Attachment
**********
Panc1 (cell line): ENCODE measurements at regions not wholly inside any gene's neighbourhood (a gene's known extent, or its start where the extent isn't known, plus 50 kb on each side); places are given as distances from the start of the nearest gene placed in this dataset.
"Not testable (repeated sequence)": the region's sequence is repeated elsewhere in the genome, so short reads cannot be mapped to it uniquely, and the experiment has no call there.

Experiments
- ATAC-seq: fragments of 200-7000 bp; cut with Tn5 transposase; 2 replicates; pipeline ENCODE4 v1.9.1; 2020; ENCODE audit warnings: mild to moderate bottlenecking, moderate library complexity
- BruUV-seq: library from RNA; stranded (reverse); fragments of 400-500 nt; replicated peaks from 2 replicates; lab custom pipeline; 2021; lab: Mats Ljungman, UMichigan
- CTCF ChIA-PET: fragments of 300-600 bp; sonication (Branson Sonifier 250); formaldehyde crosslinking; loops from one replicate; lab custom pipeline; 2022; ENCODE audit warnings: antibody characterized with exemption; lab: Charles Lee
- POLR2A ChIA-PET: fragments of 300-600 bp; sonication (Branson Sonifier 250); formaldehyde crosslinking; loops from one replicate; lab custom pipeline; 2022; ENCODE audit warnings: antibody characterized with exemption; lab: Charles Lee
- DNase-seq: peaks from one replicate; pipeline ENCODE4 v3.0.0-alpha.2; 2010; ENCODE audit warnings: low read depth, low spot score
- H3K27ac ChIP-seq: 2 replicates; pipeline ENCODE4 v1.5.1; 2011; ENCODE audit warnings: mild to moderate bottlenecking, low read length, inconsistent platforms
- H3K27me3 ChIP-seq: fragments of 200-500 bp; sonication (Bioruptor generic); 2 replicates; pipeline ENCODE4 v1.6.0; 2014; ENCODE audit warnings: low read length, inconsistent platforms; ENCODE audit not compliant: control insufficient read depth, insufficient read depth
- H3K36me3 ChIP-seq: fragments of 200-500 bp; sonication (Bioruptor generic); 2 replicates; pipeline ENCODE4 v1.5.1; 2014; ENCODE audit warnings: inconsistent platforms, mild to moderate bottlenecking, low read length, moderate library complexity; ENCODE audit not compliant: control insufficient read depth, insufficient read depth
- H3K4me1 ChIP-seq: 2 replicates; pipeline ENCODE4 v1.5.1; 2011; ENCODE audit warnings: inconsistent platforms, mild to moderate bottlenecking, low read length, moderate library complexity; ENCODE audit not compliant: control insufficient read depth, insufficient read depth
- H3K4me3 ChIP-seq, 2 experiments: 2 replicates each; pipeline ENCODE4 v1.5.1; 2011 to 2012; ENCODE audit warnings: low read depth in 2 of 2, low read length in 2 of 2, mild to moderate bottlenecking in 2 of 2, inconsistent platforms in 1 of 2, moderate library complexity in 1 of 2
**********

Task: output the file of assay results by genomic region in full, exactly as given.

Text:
Panc1 (cell line): ENCODE measurements at regions not wholly inside any gene's neighbourhood (a gene's known extent, or its start where the extent isn't known, plus 50 kb on each side); places are given as distances from the start of the nearest gene placed in this dataset.
"Not testable (repeated sequence)": the region's sequence is repeated elsewhere in the genome, so short reads cannot be mapped to it uniquely, and the experiment has no call there.

Experiments
- ATAC-seq: fragments of 200-7000 bp; cut with Tn5 transposase; 2 replicates; pipeline ENCODE4 v1.9.1; 2020; ENCODE audit warnings: mild to moderate bottlenecking, moderate library complexity
- BruUV-seq: library from RNA; stranded (reverse); fragments of 400-500 nt; replicated peaks from 2 replicates; lab custom pipeline; 2021; lab: Mats Ljungman, UMichigan
- CTCF ChIA-PET: fragments of 300-600 bp; sonication (Branson Sonifier 250); formaldehyde crosslinking; loops from one replicate; lab custom pipeline; 2022; ENCODE audit warnings: antibody characterized with exemption; lab: Charles Lee
- POLR2A ChIA-PET: fragments of 300-600 bp; sonication (Branson Sonifier 250); formaldehyde crosslinking; loops from one replicate; lab custom pipeline; 2022; ENCODE audit warnings: antibody characterized with exemption; lab: Charles Lee
- DNase-seq: peaks from one replicate; pipeline ENCODE4 v3.0.0-alpha.2; 2010; ENCODE audit warnings: low read depth, low spot score
- H3K27ac ChIP-seq: 2 replicates; pipeline ENCODE4 v1.5.1; 2011; ENCODE audit warnings: mild to moderate bottlenecking, low read length, inconsistent platforms
- H3K27me3 ChIP-seq: fragments of 200-500 bp; sonication (Bioruptor generic); 2 replicates; pipeline ENCODE4 v1.6.0; 2014; ENCODE audit warnings: low read length, inconsistent platforms; ENCODE audit not compliant: control insufficient read depth, insufficient read depth
- H3K36me3 ChIP-seq: fragments of 200-500 bp; sonication (Bioruptor generic); 2 replicates; pipeline ENCODE4 v1.5.1; 2014; ENCODE audit warnings: inconsistent platforms, mild to moderate bottlenecking, low read length, moderate library complexity; ENCODE audit not compliant: control insufficient read depth, insufficient read depth
- H3K4me1 ChIP-seq: 2 replicates; pipeline ENCODE4 v1.5.1; 2011; ENCODE audit warnings: inconsistent platforms, mild to moderate bottlenecking, low read length, moderate library complexity; ENCODE audit not compliant: control insufficient read depth, insufficient read depth
- H3K4me3 ChIP-seq, 2 experiments: 2 replicates each; pipeline ENCODE4 v1.5.1; 2011 to 2012; ENCODE audit warnings: low read depth in 2 of 2, low read length in 2 of 2, mild to moderate bottlenecking in 2 of 2, inconsistent platforms in 1 of 2, moderate library complexity in 1 of 2